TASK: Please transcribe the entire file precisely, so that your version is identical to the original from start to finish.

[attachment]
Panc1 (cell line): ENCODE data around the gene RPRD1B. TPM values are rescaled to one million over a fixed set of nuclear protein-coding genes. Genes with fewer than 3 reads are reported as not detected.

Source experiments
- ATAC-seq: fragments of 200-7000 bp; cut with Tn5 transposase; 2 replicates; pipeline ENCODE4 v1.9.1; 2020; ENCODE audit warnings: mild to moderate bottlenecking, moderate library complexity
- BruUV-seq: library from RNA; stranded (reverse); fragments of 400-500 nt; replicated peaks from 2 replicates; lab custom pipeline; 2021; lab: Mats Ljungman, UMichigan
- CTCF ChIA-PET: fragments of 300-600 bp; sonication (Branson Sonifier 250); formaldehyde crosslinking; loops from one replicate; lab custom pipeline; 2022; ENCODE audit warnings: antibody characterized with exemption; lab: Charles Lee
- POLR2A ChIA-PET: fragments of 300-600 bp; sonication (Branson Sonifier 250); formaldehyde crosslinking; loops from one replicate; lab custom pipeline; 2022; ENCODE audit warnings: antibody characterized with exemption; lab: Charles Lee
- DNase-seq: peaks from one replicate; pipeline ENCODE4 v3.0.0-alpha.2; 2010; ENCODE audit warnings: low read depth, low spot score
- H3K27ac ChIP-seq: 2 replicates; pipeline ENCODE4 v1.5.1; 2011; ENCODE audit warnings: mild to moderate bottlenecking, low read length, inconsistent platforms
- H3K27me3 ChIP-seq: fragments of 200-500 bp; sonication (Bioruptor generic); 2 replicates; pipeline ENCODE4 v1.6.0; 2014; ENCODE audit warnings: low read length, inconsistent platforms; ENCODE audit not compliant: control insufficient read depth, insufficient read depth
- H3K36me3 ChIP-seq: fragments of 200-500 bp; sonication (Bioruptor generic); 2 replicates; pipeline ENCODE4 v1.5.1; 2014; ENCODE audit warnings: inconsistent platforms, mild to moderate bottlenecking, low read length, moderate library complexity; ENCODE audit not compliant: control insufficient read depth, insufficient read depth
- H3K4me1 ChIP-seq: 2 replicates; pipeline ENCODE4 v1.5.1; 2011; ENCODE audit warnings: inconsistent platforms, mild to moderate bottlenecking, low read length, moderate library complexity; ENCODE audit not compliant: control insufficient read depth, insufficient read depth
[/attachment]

Panc1 (cell line): ENCODE data around the gene RPRD1B. TPM values are rescaled to one million over a fixed set of nuclear protein-coding genes. Genes with fewer than 3 reads are reported as not detected.

Source experiments
- ATAC-seq: fragments of 200-7000 bp; cut with Tn5 transposase; 2 replicates; pipeline ENCODE4 v1.9.1; 2020; ENCODE audit warnings: mild to moderate bottlenecking, moderate library complexity
- BruUV-seq: library from RNA; stranded (reverse); fragments of 400-500 nt; replicated peaks from 2 replicates; lab custom pipeline; 2021; lab: Mats Ljungman, UMichigan
- CTCF ChIA-PET: fragments of 300-600 bp; sonication (Branson Sonifier 250); formaldehyde crosslinking; loops from one replicate; lab custom pipeline; 2022; ENCODE audit warnings: antibody characterized with exemption; lab: Charles Lee
- POLR2A ChIA-PET: fragments of 300-600 bp; sonication (Branson Sonifier 250); formaldehyde crosslinking; loops from one replicate; lab custom pipeline; 2022; ENCODE audit warnings: antibody characterized with exemption; lab: Charles Lee
- DNase-seq: peaks from one replicate; pipeline ENCODE4 v3.0.0-alpha.2; 2010; ENCODE audit warnings: low read depth, low spot score
- H3K27ac ChIP-seq: 2 replicates; pipeline ENCODE4 v1.5.1; 2011; ENCODE audit warnings: mild to moderate bottlenecking, low read length, inconsistent platforms
- H3K27me3 ChIP-seq: fragments of 200-500 bp; sonication (Bioruptor generic); 2 replicates; pipeline ENCODE4 v1.6.0; 2014; ENCODE audit warnings: low read length, inconsistent platforms; ENCODE audit not compliant: control insufficient read depth, insufficient read depth
- H3K36me3 ChIP-seq: fragments of 200-500 bp; sonication (Bioruptor generic); 2 replicates; pipeline ENCODE4 v1.5.1; 2014; ENCODE audit warnings: inconsistent platforms, mild to moderate bottlenecking, low read length, moderate library complexity; ENCODE audit not compliant: control insufficient read depth, insufficient read depth
- H3K4me1 ChIP-seq: 2 replicates; pipeline ENCODE4 v1.5.1; 2011; ENCODE audit warnings: inconsistent platforms, mild to moderate bottlenecking, low read length, moderate library complexity; ENCODE audit not compliant: control insufficient read depth, insufficient read depth